The bosses’ desired solution to the recession is to make workers pay for it. The political class agrees, but is unsure how far and how quickly it can try to make this happen.
The bosses and politicians are worried that the expenses scandal and the general political crisis makes it harder for them to push through attacks on workers.
So, Tory leader David Cameron has let it be known that he thinks the expenses scandal will make it more difficult for an incoming Tory government to attack public services and cut benefits.
And Lord Mandelson said last week, “Britain’s business reputation remains high around the world but the damage being done to the country as a whole–that our system is not just at risk but of falling apart, that our democratic institutions are being undermined–it’s going to create real economic damage if it goes on.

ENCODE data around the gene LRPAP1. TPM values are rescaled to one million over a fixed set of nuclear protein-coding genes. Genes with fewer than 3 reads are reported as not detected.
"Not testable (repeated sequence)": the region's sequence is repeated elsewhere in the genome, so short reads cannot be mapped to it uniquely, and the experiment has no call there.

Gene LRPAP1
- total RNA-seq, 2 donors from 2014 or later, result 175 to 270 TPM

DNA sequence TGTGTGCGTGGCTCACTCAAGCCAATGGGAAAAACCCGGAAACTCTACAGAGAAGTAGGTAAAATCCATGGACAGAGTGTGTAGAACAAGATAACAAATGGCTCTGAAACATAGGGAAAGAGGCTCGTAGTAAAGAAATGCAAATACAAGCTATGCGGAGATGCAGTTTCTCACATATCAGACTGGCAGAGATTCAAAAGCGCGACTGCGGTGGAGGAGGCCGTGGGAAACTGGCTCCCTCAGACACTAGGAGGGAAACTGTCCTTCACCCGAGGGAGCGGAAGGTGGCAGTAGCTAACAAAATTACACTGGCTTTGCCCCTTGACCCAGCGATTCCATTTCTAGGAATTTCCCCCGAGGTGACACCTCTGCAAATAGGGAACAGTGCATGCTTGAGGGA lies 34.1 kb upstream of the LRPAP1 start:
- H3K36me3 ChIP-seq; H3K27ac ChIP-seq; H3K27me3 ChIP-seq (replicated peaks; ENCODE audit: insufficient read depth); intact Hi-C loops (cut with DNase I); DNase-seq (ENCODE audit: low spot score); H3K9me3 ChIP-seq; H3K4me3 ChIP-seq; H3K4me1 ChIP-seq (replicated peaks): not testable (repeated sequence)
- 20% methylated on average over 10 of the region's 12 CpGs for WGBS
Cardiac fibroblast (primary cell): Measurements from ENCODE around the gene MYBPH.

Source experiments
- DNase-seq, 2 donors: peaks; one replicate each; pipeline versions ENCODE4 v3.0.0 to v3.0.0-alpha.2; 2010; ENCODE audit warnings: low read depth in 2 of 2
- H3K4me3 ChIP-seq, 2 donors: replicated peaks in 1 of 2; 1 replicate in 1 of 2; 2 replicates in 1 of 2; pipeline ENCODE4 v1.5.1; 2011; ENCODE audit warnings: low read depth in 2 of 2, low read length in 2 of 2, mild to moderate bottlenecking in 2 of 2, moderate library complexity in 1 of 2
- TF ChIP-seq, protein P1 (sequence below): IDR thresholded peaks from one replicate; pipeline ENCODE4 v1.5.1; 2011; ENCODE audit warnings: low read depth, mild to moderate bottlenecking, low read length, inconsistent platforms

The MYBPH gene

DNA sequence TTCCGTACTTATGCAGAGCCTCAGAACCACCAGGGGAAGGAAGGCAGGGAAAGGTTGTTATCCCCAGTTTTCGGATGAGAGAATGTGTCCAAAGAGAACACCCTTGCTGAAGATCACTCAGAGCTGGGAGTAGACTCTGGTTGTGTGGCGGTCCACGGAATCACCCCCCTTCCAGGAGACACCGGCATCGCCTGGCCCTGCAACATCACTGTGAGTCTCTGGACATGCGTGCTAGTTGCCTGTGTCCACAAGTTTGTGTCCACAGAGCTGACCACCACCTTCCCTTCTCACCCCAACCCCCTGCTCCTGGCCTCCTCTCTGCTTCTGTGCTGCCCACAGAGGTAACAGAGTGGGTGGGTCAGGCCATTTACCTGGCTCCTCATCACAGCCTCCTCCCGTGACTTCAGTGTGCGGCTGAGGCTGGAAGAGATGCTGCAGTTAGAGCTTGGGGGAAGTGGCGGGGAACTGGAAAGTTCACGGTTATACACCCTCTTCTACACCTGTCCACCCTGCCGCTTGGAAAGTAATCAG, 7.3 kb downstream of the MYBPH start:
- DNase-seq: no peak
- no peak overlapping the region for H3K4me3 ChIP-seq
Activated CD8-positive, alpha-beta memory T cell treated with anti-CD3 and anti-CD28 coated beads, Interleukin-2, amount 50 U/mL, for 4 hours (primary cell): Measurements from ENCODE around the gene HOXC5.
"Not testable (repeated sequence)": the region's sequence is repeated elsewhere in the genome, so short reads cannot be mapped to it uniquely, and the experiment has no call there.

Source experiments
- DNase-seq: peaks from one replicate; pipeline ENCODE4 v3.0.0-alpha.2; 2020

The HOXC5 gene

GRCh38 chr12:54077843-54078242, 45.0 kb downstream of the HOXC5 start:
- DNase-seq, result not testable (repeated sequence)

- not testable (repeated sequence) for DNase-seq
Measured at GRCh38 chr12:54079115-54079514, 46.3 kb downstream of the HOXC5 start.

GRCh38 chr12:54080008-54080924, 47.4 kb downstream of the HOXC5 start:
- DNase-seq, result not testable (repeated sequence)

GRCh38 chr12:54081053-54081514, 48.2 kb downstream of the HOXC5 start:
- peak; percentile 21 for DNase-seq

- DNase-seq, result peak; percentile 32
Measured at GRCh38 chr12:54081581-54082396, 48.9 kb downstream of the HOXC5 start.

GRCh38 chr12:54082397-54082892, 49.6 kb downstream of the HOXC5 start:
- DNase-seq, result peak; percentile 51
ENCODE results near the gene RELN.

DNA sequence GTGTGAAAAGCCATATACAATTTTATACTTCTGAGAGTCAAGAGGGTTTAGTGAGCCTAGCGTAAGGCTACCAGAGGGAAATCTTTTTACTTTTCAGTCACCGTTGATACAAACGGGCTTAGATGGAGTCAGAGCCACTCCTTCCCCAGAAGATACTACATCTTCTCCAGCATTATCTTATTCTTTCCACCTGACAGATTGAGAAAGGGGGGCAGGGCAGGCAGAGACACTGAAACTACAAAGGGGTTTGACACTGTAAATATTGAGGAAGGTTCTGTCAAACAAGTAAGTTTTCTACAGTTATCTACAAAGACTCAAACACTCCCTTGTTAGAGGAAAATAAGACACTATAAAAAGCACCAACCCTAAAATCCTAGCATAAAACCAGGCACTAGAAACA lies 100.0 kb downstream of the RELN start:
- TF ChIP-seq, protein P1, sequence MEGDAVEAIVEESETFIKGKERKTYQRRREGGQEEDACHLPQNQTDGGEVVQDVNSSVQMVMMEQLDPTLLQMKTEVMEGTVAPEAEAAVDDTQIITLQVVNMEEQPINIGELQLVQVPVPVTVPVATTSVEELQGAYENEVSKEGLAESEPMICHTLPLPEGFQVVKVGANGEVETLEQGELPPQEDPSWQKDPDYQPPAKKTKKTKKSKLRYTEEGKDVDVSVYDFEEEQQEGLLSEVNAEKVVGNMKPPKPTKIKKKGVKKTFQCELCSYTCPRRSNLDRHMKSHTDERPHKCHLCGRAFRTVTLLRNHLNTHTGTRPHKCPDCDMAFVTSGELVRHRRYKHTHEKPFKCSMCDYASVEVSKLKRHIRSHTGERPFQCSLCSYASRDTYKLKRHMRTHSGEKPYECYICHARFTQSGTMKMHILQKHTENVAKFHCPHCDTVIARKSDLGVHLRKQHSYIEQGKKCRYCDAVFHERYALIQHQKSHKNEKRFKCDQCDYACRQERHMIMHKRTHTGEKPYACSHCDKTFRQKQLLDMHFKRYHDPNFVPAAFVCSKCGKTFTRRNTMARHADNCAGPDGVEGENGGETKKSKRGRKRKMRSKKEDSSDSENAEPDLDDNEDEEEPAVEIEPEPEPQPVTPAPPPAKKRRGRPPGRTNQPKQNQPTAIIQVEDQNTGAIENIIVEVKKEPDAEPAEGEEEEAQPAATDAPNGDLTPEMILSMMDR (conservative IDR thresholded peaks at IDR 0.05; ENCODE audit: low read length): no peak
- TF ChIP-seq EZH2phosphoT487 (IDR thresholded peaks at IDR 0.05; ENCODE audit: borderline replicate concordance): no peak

“Too many are generalising about MPs as a whole and Britain’s entire political system from particular instances of wrongdoing.”
They are both right in a way. But the question is not whether Brown’s commitment to slashing services while claiming to increase spending is replaced with Cameron’s determination to slash services while whining about a “broken Britain”.
The key question is what resistance there will be to the attacks that the entire establishment is pushing for.